No, you CAN blame the PPA for the meters not being inspected, because the government mandate is for them to be inspected. If they aren’t inspected, the government agency in charge of them is responsible for ensuring that they are summarily inspected.

  29. wikkit says:

    I think my Philly story trumps all.

    I got a parking ticket in Philly last year………but was never in Philly!!

    While living in NY state with NY vehicle registrations, I got a parking ticket from the city of Philadelphia for a PA license plate that had once been registered to me but had since been surrendered (I confirmed this with the DMV). The part that cracked me up was when they argued with the DMV records!

  30. bonzombiekitty says:

    @RvLeshrac: I disagree. If, by agreement with the city, PPA isn’t the one that’s supposed to be inspecting the meters then you can’t really blame them if they’re operating on the assumption that L&I is inspecting them and reporting the broken ones like it should be. The PPA is a funky organization, from my understanding it’s not really a government organization – I believe it’s a semi-private org with a contract with the city to enforce parking. So I’m not sure that you can really say they are fully in “charge” of the meters.

  31. Falconfire says:

    @Git Em SteveDave: Nope, not for big cites they don’t. Enforcement alone costs millions of dollars in salary’s and benefits, not to mention upkeep (or lack there of in this case) of meters and replacement as well as just sorting the change which even with machines is a multi-man job each one making 20-30k base salary.

    Even for smaller communities its much cheaper and more cost effective to enforce parking rules than it is to charge people to park.

    Yes they make money, I never claimed they didnt. But it COSTS them the same if not more to enforce it, thus negating any money they would have made. This is EXACTLY the same reason the NJ tolls where not gotten rid of when they where seriously thinking about it a few years back. Despite the fact the state government PROVED that the tolls where only going to pay the toll workers and EZ-Pass once you subtracted enforcement costs from revenue, because of the toll workers union, they couldn’t actually get RID of the tolls.

  32. sketchy says:

    @tmccartney: …why do TV reporters write like 4th-graders on crack? I have a journalism degree, and my professors AND my editors would have whacked me across the nose with a rolled-up newspaper…

    They should whack you across the nose for using a cliched phrase such as ‘on crack’.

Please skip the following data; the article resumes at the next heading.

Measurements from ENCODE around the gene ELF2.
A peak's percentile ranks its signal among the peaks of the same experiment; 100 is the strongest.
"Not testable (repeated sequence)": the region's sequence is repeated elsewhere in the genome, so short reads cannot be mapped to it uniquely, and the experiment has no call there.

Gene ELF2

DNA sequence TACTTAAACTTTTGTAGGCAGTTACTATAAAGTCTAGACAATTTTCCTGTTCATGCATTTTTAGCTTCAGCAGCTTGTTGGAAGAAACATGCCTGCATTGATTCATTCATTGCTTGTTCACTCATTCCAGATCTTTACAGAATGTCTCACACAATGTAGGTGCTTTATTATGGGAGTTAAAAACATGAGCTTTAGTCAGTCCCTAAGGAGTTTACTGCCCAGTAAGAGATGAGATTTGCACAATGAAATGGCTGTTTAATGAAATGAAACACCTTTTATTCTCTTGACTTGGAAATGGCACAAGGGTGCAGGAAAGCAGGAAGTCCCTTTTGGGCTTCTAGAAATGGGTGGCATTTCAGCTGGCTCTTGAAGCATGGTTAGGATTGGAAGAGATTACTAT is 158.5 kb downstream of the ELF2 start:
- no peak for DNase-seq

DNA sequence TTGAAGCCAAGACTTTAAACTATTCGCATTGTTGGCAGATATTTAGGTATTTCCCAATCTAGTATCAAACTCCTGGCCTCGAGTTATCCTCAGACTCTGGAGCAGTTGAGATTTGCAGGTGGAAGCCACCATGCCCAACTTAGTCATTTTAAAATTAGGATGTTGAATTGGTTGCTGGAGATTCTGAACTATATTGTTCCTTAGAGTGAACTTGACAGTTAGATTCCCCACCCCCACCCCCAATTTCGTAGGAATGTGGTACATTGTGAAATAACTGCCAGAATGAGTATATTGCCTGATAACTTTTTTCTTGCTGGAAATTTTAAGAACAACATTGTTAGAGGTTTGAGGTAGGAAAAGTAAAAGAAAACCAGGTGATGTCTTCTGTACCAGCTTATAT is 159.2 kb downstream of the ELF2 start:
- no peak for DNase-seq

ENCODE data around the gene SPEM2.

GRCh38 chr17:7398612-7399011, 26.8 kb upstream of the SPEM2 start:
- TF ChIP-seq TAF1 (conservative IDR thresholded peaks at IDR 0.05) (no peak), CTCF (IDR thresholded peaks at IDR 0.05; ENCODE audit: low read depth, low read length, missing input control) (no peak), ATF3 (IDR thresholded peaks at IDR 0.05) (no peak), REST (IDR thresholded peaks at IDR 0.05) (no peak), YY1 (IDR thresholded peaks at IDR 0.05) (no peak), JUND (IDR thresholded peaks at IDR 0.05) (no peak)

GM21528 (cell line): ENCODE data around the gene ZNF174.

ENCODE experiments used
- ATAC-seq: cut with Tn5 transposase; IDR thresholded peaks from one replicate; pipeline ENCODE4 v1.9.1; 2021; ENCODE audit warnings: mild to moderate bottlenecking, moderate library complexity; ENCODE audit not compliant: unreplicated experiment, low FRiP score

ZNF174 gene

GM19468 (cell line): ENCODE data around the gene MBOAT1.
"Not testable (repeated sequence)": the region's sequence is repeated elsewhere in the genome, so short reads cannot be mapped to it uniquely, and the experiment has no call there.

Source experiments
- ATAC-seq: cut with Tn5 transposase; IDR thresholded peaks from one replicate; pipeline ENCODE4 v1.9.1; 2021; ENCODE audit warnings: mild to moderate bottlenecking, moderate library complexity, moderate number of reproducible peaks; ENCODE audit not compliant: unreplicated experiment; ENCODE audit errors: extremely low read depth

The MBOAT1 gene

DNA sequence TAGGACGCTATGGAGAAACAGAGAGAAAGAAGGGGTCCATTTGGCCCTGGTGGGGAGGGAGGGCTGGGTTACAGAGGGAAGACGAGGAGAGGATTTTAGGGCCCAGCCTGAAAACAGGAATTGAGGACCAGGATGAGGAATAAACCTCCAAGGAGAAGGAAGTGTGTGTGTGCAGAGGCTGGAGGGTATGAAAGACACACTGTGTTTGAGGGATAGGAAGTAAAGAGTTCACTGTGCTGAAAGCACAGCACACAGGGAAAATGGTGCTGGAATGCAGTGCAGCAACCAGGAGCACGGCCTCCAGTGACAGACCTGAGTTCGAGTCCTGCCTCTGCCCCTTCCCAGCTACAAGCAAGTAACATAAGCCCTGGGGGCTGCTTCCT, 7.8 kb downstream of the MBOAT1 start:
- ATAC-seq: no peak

33. HOP says:

    when i was a police in balto city many moons ago, the city of balto got 10% of each traffic sumons isued….the state of md. got the rest…..it may have changed now, i really don’t know…..or care…..

  34. falcon – There is another reason for tolls and parking costs. It is to discourage overuse and control the amount of people parking or driving. It is supposed to be a small deterrent and an incentive to those NOT driving. Driving creates congestion and hurts a city.

  35. SacraBos says:

    I had this happen. I was late to get back to my car, and it had a ticket. But after looking at the time the ticket was issued, I could tell the meter expired too soon. Took it to court and won.

  36. SacraBos says:

    @sketchy: Most writers write to their audience. Style and vocabulary differ accordingly from childrens books to scientific jounrals. Obviously, TV reporters are reporting the news to 4th graders on crack.

  37. Witera33it says:

    It’s no surprise really. Bureaucracy in this city is retarded and corrupt. I’ve watched PPA stalk meters, write tickets for unexpired meters, i’ve also seen them be totally decent to people and occasionally compassionate. I got rid of my car after 6 months of living in Philly, though. Parking here is ridiculous. It doesn’t help that people NEED to have HUGE cars to drive in one of the oldest cities in the country. I’m thrilled, however, to be noticing a growing number of car share parking spots all over the city. Many people I talk to are selling their cars and jumping on that bandwagon. There need to be less cars in a city like this.

  38. sleze69 says:

    @Witera33it: I shall quote Frank Herbert:

    Bureaucracy destroys initiative. There is little that bureaucrats hate more than innovation, especially innovation that produces better results than the old routines. Improvements always make those at the top of the heap look inept. Who enjoys appearing inept?

  39. Triborough says:

    The report was from the CBS owned station in Philadelphia, not from the network itself. You should clarify that.

  40. arkitect75 says:

    I think that Parking Wars (the show on A&E about the PPA) is pretty funny, and yes a lot of the offenders on the show do deserve tickets.

    Here in the Coral Gables/South Miami areas, the ticket enforcers are hardcore. They will circle the same block three times, when people park, just to get them. In some areas of the city, they’ve tried to make paying for meters “easier” (and eliminate piggy backing). Instead of standard coin meters, you have the solar powered meter machines that you put in your cash/CC, get your parking receipt, and display it in the window. If I’ve got time still on my receipt, I’ll give it to someone who’s pulling in as I’m leaving. In downtown Miami, some homeless guys will ask for your ticket as you leave, and then attempt to sell it to new people coming in to park. A friend tried to give his ticket to another person as he was leaving one night near the AA Arena, and a homeless guy started yelling at him about giving away the ticket and costing him business.

  41. arkitect75 says:

    I used to park in a restricted time residential area, once the restrictions were lifted. One day, I came out to find a ticket, issued during the non restricted time. So, I took a picture of the parking sign that happened to be right in front of my car and used that to dispute the ticket (one that you had to mail in to dispute). i got a response from some judge that my dispute was denied, and it gave no reason. I knew that I was in the right, so I contacted the parking authority, and spoke to the manager. she informed me that the officer that issued the ticket was new, didn’t understand the sign, and decided to “be safe” and ticket me. I sent her the pictures and she agreed that it was a mistake and canceled the ticket. so it pays to be persistent.